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WHO guidelines to cut dairy could increase the risk of heart disease – University of Reading

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WHO guidelines to cut dairy could increase the risk of heart disease

Release Date 04 July 2019

Wheels of cheese

Peer Reviewed
Opinion

WHO guidelines on saturated fat consumption may unintentionally increase risk of heart diseases according to new research on health effects of dairy.

Risks of cutting dairy from people’s diet has been highlighted in a new paper in the British Medical Journal published today by an international group of academics including from the University of Reading.

The team have pulled together evidence from peer-reviewed papers on the effect of different types of dairy products and on different health risks. They warn that WHO guidelines that suggest reducing saturated fat intake to 10% of total energy intake is not evidence-based and may put people at risk around the world by encouraging people to replace dairy in their diet that could have a positive health effect.

Professor Ian Givens from the University of Reading said:

“We are increasingly alarmed that advice from leading health bodies fails to take into account a growing body of evidence. Our paper sets out how there are potentially important benefits from consuming dairy foods which could be lost from cutting dairy out of a diet.”

“Evidence should sit at the heart of public health messages and we are calling on the WHO and others to look at a deeper understanding of the relationship between whole food and health and not just on how much saturated fat a food contains.”

The team warn that judging the health effects of dairy based only on the basis of its saturated fat content fails to take into account research which suggests that whole dairy products, such as milk, cheese or yoghurt can have positive health effects including decreased risk of Cardiovascular Disease (CVD) and Type 2 Diabetes. In addition, most dairy foods are important sources of key nutrients including iodine and calcium.

In particular, fermented dairy products such as cheese and yoghurt have been singled out for their positive health effects. The paper highlights existing evidence both from epidemiological and randomised control trials about dairy’s potential role to protect against Type 2 Diabetes (yoghurt) and markers for Cardiovascular Disease (cheese).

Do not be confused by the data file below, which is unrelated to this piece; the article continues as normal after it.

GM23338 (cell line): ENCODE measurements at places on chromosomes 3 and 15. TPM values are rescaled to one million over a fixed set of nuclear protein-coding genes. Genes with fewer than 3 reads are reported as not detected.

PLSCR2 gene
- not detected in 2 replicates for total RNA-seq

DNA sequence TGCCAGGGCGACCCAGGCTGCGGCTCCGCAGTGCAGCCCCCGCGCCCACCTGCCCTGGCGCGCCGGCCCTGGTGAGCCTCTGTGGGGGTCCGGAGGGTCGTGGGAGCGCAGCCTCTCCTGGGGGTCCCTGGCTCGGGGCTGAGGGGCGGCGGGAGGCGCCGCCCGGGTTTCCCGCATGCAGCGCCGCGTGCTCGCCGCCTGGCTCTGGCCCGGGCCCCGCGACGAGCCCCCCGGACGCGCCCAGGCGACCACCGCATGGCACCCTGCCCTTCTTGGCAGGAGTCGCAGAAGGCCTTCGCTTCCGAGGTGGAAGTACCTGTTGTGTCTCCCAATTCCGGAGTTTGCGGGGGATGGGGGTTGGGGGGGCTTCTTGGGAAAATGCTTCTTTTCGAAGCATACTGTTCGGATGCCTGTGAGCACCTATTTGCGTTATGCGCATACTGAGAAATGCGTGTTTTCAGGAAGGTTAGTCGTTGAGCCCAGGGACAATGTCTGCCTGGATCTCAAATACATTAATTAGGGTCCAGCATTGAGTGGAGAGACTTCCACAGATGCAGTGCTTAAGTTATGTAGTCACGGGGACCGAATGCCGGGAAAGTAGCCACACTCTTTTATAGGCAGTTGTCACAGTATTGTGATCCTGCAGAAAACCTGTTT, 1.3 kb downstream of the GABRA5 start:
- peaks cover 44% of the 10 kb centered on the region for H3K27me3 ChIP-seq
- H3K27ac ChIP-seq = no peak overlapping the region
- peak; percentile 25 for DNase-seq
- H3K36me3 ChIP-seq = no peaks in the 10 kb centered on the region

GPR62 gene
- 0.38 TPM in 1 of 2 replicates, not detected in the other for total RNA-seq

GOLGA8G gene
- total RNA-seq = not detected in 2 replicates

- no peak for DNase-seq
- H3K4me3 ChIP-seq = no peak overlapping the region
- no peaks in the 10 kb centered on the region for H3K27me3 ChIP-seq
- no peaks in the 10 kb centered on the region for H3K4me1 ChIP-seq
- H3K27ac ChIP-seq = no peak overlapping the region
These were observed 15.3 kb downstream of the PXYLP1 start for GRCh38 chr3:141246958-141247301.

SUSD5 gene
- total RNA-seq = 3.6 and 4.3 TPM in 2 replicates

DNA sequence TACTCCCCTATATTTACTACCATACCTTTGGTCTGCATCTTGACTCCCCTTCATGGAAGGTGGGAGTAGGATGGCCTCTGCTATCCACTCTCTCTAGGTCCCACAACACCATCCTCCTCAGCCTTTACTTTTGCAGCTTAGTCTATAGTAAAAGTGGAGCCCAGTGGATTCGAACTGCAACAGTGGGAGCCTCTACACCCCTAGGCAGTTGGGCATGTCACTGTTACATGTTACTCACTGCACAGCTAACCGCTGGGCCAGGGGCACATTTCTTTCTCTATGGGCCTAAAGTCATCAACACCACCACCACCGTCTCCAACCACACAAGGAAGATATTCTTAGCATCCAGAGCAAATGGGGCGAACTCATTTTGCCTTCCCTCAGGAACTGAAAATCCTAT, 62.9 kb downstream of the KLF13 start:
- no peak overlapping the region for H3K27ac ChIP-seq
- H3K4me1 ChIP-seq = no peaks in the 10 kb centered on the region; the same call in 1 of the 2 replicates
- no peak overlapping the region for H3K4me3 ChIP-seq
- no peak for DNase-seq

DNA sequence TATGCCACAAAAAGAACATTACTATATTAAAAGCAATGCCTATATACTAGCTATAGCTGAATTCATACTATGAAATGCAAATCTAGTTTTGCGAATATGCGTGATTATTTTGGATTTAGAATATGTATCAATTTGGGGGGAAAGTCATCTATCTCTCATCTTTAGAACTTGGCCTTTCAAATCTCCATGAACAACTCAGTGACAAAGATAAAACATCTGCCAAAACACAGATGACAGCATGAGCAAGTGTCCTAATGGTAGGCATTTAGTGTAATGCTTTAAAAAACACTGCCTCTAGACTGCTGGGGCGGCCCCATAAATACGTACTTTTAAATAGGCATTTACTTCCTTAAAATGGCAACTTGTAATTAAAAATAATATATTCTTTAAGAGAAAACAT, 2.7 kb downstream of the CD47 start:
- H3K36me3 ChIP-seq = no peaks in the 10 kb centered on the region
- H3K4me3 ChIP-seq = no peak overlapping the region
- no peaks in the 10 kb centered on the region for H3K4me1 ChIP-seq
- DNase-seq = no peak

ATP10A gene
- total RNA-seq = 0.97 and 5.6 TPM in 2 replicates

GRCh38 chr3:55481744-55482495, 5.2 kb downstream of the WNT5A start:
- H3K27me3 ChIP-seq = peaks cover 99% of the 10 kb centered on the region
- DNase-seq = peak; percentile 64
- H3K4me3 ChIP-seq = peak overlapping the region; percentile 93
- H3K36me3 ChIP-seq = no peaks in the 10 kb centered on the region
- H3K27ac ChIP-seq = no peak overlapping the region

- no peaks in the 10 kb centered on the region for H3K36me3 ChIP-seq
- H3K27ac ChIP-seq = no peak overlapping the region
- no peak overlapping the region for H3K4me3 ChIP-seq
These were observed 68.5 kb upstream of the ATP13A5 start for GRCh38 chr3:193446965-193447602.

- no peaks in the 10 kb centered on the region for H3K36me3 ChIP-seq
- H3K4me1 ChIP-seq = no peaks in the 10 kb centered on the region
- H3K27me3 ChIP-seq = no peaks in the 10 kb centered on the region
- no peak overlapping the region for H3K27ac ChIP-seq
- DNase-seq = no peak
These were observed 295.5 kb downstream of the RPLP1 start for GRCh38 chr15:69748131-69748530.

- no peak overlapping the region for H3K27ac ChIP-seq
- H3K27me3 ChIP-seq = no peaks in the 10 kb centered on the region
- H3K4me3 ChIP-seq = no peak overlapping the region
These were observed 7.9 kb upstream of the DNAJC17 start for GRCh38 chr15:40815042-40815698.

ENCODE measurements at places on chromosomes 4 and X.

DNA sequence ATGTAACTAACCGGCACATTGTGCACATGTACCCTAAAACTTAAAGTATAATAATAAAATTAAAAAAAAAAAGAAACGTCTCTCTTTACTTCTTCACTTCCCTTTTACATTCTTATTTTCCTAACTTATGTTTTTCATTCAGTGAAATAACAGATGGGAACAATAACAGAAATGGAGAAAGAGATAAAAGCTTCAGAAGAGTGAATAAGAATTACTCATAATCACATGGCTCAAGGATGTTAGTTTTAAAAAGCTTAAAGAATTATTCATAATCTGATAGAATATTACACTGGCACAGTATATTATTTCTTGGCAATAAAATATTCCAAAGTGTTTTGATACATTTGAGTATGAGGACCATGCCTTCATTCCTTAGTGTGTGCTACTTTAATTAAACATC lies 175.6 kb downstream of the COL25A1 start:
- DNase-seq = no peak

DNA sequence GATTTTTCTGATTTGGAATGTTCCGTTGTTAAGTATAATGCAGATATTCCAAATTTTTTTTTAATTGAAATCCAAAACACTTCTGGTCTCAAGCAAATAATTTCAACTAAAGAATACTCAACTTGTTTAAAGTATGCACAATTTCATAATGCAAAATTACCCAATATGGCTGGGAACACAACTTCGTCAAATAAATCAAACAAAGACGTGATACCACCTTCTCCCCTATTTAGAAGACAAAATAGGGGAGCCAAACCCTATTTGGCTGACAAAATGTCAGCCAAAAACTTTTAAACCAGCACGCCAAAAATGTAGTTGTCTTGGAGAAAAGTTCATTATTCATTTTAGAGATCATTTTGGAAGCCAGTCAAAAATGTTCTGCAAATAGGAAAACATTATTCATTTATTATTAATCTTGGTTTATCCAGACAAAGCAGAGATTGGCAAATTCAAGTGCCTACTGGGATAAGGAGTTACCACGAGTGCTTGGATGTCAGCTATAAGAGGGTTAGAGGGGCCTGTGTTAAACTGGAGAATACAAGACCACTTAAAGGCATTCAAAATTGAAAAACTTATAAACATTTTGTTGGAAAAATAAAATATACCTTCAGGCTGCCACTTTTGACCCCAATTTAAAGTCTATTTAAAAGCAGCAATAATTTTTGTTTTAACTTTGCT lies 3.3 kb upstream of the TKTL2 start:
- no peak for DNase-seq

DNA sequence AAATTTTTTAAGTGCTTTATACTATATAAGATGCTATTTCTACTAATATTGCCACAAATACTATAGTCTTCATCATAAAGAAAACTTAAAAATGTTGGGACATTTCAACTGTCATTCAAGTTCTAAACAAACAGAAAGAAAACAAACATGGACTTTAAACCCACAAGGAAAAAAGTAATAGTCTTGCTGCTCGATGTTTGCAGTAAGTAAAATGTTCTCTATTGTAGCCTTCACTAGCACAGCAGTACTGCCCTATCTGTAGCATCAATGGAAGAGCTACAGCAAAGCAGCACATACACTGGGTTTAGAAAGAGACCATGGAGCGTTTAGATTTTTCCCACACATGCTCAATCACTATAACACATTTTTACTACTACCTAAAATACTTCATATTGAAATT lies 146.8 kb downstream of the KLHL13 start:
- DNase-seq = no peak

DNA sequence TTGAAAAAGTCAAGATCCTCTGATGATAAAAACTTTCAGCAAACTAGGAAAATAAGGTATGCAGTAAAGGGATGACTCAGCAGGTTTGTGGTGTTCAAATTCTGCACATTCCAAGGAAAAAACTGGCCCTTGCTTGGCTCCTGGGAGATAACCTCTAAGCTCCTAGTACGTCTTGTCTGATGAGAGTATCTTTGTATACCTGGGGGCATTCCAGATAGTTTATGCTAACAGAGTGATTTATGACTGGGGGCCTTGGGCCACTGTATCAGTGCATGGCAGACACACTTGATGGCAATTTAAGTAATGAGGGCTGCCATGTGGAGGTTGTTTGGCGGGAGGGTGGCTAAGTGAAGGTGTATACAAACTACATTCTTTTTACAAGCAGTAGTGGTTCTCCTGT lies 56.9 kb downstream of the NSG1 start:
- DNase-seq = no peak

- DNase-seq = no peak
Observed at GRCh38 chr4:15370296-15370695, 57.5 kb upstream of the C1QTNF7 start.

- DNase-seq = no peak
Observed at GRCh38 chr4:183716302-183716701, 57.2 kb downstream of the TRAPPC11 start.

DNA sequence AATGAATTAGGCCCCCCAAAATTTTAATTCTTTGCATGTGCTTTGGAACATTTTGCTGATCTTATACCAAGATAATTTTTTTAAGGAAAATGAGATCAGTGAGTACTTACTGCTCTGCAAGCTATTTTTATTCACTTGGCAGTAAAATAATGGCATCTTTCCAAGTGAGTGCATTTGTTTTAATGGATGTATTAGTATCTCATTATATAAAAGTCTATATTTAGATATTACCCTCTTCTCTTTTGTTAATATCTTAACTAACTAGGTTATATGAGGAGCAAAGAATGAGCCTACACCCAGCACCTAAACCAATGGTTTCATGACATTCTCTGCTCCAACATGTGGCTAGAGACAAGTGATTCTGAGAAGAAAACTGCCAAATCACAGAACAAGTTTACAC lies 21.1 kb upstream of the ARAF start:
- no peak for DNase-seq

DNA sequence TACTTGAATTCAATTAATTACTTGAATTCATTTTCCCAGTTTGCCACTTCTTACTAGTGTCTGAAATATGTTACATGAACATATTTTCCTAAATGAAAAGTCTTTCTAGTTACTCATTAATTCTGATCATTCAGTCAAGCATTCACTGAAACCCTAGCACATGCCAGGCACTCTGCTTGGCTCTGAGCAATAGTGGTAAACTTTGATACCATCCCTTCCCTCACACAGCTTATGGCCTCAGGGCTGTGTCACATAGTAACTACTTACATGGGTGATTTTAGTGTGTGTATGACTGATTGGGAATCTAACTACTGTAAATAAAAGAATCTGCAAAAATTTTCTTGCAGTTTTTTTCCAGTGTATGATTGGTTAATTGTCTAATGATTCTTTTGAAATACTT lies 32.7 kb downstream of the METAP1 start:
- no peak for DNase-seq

Professor Arne Astrup from the University of Copenhagen who led the study said:

“The composition of food and the food source has a substantial impact on the digestion, absorption and metabolism of lipids in the blood, which are independent cardiovascular disease risk factors. Recent evidence shows that some foods with high content of saturated fat actually lower cardiovascular risk due to other effects than just on blood cholesterol.

“Our findings suggest very clearly that it is essential with a food-based translation of the recommendations for saturated fat intake to avoid unnecessary reduction or exclusion of foods that are key sources of important nutrients.”

The team also note that further research is required to better understand the specific nature of whole dairy products and why they are potentially beneficial for health.

 

Full citation:
Astrup, A., et al. 2019, WHO draft guidelines on dietary saturated and trans fatty acids: time for a new approach?, BMJ 2019;365:l4137 doi: 10.1136/bmj.l4137

 

The diversity of the saturated fatty acids in foods

Saturated fats are found in a variety of foods including:

 

  • In ‘unprocessed’ meat that hasn’t gone through a preserving process, fatty acids are present in cells called adipocytes that store energy.
  • Lard and shortening are also produced from animal fat and are 100% fat lipids.
  • ‘Processed’ meats can contain additional fat from added products such as gelled protein matrix (such as Myosin used in making sausages for example), or free fat domains (fats that are not attached to other parts of food) which are used to modify the consistency, appearance or flavour of the end product.
  • In dairy products,
    • Full-fat milk contains fat globules and emulsified in water. Meanwhile, the fat droplets in marketed homogenized milk are much smaller and covered with proteins.
    • Butter is an emulsion made mostly of butterfat taken from churning milk and mixed with water.
    • Yogurt is a fermented food containing live cultures, in which milk fat globules are dispersed in the gelled milk protein matrix.
    • Cheese is one of the most complex dairy matrices. It is a fermented food containing live cultures, where fat is present within milk fat globules, and sometimes free fat inclusions, in a more or less solid matrix rich in milk proteins, calcium and milk fat globule membrane.
    • Ice cream contains a combination of crystallized fat globules around air bubbles, and ice crystals in a liquid syrup phase.
  • Egg yolk contains lipids structured as both low- and high-density lipoproteins.
  • In ‘highly processed’ sweet baked foods such as pastries and cookies, fat (often palm oil which can be highly saturated, or butter) is mixed within a more or less solid, often sugar-rich, carbohydrate matrix – often described as creaming or creating sugar shortening.  
  • Chocolate is composed of particles (such sugar), and fermentation products from cocoa bean which are embedded in solid fat.
  • Saturated fatty acid-rich vegetable oils such as palm oil and coconut oil are 100% fat.

 

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